If pressed to explain why you left your previous company, you might cite work relation issues, and a desire to find a more challenging project, which sounds a little better.

Ultimately though, quitting any job will carry a little stigma, and you'll have to find some way to reflect that in a positive light.

  • This is a great answer! You definitely understood my situation. I think you are 110% right in the documenation of those projects, did not even think about it.
    – Mr Me
    Commented Apr 4, 2014 at 15:46

Let me give you the perspective of a hiring manager looking at a 13-month gap. I will first wonder why your last job ended:

  • If you told me you were fired, I'd wonder for what reason. And I'd look at 13 months of non-employment, and think that it must've been really bad.

  • If you told me you quit, I'd again wonder for what reason. Then seeing 13 months of non-employment, I'd think you had no drive.

13 months is a long time to "self-train" and "work on PHP Frameworks". Was there any other reason you took this much time off? You'll most definitely be asked about this. Family reasons? You don't want to say "I didn't like my last job, so I just quit".

  • Thanks for your point of view. Opinions like yours are what lead me to ask this. No, I was not fired. I was actually appreciated and I did appreciate them, but the realization that my potential was limited by the project itself and that there was "many things to learn" drove me to that gap, which is not only "work on a PHP Framework," but to make a website with it using what I have learned "best practices".
    – Mr Me
    Commented Apr 4, 2014 at 15:41
  • This is great stuff to be prepared to answer. Commented Apr 4, 2014 at 16:09
  • This contains has more of a comment and some clarifying questions than of an answer. It doesn't really address the question.
    – CMW
    Commented Apr 7, 2014 at 8:46

How to present a long period of time in which you have been working on your own projects, trying out technologies and implementing things you "always wanted" to do?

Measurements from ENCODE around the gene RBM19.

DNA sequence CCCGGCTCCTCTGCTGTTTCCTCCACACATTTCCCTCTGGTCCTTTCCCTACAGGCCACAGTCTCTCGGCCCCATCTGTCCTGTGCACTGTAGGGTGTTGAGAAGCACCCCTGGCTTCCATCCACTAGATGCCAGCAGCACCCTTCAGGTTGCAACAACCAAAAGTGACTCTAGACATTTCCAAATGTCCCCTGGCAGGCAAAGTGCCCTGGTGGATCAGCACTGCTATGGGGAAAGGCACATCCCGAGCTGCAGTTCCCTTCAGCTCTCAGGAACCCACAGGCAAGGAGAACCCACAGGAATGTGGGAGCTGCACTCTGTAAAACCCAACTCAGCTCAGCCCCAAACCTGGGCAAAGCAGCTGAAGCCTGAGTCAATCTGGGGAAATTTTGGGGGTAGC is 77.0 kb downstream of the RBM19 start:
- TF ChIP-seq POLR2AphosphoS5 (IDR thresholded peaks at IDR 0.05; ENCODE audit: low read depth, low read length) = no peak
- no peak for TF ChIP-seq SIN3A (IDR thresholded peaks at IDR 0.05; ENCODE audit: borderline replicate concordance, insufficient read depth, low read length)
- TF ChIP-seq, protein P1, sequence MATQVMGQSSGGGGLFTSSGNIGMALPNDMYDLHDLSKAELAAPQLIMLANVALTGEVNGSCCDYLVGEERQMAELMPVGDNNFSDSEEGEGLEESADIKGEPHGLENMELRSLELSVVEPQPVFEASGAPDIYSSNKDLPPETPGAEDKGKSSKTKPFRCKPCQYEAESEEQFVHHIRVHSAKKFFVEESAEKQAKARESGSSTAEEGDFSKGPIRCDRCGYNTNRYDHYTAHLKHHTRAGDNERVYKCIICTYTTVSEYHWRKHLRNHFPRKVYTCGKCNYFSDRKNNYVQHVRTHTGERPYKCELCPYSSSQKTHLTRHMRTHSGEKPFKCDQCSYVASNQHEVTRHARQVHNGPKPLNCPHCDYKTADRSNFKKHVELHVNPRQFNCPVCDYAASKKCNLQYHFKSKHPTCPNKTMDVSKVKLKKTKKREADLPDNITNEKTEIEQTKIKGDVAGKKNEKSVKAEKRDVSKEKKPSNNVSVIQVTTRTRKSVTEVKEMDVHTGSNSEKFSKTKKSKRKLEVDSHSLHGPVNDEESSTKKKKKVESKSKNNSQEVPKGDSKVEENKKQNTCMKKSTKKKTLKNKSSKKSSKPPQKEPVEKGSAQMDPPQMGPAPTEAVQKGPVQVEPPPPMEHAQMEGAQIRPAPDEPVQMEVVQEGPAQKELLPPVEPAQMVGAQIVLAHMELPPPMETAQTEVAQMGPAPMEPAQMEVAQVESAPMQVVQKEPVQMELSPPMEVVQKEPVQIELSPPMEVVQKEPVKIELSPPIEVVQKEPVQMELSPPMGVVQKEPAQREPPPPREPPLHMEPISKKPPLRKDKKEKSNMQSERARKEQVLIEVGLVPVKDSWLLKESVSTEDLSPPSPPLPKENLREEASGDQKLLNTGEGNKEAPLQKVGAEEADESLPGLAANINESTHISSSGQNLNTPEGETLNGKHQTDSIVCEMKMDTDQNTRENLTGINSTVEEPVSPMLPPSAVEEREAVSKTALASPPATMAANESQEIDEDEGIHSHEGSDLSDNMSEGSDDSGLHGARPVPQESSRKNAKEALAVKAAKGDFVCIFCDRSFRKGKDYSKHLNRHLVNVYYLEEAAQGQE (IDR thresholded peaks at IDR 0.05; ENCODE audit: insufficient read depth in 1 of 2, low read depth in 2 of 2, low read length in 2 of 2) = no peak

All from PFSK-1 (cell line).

You certainly have additional Skills/Competencies that you can list in your resume now.

And you could choose to have a "Personal Projects" or "Other Activities" section where these might be appropriate.

But I don't think I'd call attention to them as part of the reverse-chronological listing of your jobs. That's a gap that you are going to have to leave vacant, and be prepared to explain during an interview.

It's unfortunate that you chose to quit before finding your next job. As a long-time hiring manager, that's a big red flag for me. And that's something I advise my family and friends to avoid whenever possible. But that's behind you, so now you need to deal with it head on.

Your personal projects trying out things you "always wanted to do" cannot take the place of a gap in your job history. And attempting to fill in the gap in your resume will likely come across as disingenuous to me, if I were reviewing your resume.

Hopefully, the technologies you have added will be appealing to your potential employers, and they will bring you in for interviews in spite of the gap in employment. At that time, be prepared to explain why you quit, your thinking about how you chose to use the 13 months off, why you won't be inclined to quit on them, and if you now are able to learn new technologies while remaining employed. That approach will best serve your interests.